Human nature is such that even reliable relationships can go bad. Divorce, illness, and other personal traumas can transform a good worker into a bad one. A good contract, then, needs to anticipate problems and spell out the remedies. Paying for work only after it's complete is one safeguard, as is a provision that allows a sub to be replaced if, say, he fails to show up on schedule. Barring a subcontractor from quitting a job (and, in fairness, a contractor from firing him) without advance written notice is another. A contract might also include a provision for deducting the cost of a replacement subcontractor from any amount owed him or her under the original contract. And a contract should expressly provide that the sub will reimburse the contractor for any damages suffered as the result of a sub's breach of contract.

Even if all the contractual bases are covered, suing and being sued are costly and time consuming. There are experts to hire, documents to assemble, depositions to attend, and time spent in court. Every contract, then, should require the sub to pay the contractor's legal fees following a successful suit.


Contractors should consider including in the subcontract a provision for arbitration, especially on larger jobs. This process avoids a courtroom by submitting disputes to an arbitrator, who more quickly and informally hears the facts and issues a binding decision. There's no judge or jury and no case backlog, so arbitration is much faster and far less expensive than a lawsuit.

Should Every Subcontract Be Written?

The answer to this question is probably yes, though practical considerations can make the contracting process burdensome. Some subcontractors are used frequently by a contractor and are trusted partners in the business. Others are accustomed to working on handshake deals and may be hesitant to sign written documents. Still, it makes good sense to require subcontractors (and vendors) to sign written agreements. Standard form annual agreements that define relationships and expectations can sometimes be used to avoid the need for creating a new contract for every job.

State Law Requirements

In some states, home improvement contracts must be written and must include certain provisions. Whether or not such a law applies to subcontractor agreements, following it in general if it exists in your state may still make sense. Among the information required may be firm names and other identifying information, including contractor registration numbers; start and end dates for work to be performed; detailed work descriptions; and authorizing signatures. Where these items and others bind a contractor to a homeowner, it's important to ensure that subcontractors understand their obligations so that their behavior doesn't lead to a breach of the customer's contract.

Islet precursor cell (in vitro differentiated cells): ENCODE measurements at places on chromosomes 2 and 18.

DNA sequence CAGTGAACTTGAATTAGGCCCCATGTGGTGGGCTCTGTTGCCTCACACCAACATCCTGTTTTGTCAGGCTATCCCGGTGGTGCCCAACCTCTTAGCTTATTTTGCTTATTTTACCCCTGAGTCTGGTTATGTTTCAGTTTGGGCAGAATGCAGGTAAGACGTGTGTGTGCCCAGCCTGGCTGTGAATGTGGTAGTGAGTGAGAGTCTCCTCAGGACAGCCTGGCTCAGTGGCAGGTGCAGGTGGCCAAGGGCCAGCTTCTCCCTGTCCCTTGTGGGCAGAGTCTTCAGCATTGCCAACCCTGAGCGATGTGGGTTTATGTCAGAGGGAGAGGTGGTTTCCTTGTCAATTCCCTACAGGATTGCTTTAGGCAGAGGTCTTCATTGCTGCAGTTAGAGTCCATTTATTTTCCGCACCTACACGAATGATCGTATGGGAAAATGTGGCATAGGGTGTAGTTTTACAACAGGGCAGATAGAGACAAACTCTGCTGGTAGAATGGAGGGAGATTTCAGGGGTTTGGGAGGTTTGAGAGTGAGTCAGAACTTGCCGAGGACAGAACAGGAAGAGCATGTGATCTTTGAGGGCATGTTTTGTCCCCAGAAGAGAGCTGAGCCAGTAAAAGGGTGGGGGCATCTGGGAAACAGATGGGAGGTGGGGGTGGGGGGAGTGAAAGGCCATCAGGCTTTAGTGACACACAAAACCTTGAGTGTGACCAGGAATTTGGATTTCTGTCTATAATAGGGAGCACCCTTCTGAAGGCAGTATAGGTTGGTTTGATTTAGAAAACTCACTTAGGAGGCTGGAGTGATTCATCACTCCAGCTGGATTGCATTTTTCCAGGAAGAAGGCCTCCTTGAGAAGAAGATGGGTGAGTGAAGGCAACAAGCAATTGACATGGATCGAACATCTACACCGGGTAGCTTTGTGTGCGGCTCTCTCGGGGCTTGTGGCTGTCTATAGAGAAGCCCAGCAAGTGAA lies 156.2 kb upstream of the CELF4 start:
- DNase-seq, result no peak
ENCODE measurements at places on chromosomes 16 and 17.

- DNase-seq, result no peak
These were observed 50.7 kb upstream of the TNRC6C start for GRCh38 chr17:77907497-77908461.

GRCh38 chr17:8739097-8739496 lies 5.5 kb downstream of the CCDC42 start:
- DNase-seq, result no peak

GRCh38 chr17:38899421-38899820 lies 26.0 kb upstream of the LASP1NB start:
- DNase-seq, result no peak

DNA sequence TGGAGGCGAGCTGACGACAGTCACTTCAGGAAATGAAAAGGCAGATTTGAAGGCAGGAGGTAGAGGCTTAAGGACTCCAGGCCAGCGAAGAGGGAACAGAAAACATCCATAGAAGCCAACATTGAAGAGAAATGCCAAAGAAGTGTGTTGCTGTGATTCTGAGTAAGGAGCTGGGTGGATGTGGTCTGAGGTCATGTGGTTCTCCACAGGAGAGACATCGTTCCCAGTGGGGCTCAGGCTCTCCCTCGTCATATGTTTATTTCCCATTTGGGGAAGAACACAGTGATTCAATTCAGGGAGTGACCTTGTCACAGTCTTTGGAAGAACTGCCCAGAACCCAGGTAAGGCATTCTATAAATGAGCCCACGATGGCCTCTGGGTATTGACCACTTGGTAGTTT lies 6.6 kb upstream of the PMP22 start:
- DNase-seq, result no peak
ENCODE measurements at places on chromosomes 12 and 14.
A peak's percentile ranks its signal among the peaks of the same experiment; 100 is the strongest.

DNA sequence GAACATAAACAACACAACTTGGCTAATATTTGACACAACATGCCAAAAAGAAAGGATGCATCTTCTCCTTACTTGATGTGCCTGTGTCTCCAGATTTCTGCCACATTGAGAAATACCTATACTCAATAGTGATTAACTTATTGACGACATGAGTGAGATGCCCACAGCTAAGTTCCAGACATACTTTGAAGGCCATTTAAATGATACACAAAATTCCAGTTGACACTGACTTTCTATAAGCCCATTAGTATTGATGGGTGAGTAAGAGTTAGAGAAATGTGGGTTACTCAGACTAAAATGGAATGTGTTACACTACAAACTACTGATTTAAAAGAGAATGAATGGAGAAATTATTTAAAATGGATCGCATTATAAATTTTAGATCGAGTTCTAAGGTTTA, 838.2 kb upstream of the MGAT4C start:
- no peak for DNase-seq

Jack K. Merrillcounsels small businesses on employment matters and dispute resolution for Kushner & Sanders LLP in Wellesley, Mass.

In last month's Legal column (Drug Testing Employees), I talked about what happens when one of your employees gets injured in an accident that was caused by his own use of illegal drugs. The column stated that an employee is entitled to workers' comp "even if the accident was caused by his drug use." That's true, but as an employer you should be aware that you're not off the hook just because the injured party is covered by workers' comp. Many comp policies include disclaimers that allow the insurance company to withhold payment for injuries caused by the use of illegal drugs. If you aren't diligent about preventing employees from working under the influence of illegal drugs, you could find yourself in a situation where an employee is injured and the insurance company refuses to pay. The employee would still be entitled to comp, but you as the employer would have to pay it out of your own pocket.

— Quenda Behler Story